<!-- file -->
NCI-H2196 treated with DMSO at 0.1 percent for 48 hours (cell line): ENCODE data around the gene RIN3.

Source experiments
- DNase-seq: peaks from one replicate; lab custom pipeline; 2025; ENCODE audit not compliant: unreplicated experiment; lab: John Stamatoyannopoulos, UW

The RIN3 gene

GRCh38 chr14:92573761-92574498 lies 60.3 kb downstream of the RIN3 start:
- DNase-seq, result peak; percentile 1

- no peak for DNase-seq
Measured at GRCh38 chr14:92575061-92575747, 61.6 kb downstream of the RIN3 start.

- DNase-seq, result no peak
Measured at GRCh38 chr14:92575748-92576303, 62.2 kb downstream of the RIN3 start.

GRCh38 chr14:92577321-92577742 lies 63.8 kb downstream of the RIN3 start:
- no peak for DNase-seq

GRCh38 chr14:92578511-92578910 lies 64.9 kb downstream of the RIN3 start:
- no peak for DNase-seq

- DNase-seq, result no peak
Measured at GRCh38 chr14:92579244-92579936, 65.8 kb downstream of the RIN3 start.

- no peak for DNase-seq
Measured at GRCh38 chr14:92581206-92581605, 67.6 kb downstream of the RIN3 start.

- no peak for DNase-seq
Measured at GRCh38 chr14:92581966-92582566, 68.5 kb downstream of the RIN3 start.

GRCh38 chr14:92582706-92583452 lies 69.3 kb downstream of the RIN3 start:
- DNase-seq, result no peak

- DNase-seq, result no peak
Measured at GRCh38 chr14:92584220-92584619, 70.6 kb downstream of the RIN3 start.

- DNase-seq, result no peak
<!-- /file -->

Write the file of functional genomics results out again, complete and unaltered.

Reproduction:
NCI-H2196 treated with DMSO at 0.1 percent for 48 hours (cell line): ENCODE data around the gene RIN3.

Source experiments
- DNase-seq: peaks from one replicate; lab custom pipeline; 2025; ENCODE audit not compliant: unreplicated experiment; lab: John Stamatoyannopoulos, UW

The RIN3 gene

GRCh38 chr14:92573761-92574498 lies 60.3 kb downstream of the RIN3 start:
- DNase-seq, result peak; percentile 1

- no peak for DNase-seq
Measured at GRCh38 chr14:92575061-92575747, 61.6 kb downstream of the RIN3 start.

- DNase-seq, result no peak
Measured at GRCh38 chr14:92575748-92576303, 62.2 kb downstream of the RIN3 start.

GRCh38 chr14:92577321-92577742 lies 63.8 kb downstream of the RIN3 start:
- no peak for DNase-seq

GRCh38 chr14:92578511-92578910 lies 64.9 kb downstream of the RIN3 start:
- no peak for DNase-seq

- DNase-seq, result no peak
Measured at GRCh38 chr14:92579244-92579936, 65.8 kb downstream of the RIN3 start.

- no peak for DNase-seq
Measured at GRCh38 chr14:92581206-92581605, 67.6 kb downstream of the RIN3 start.

- no peak for DNase-seq
Measured at GRCh38 chr14:92581966-92582566, 68.5 kb downstream of the RIN3 start.

GRCh38 chr14:92582706-92583452 lies 69.3 kb downstream of the RIN3 start:
- DNase-seq, result no peak

- DNase-seq, result no peak
Measured at GRCh38 chr14:92584220-92584619, 70.6 kb downstream of the RIN3 start.

- DNase-seq, result no peak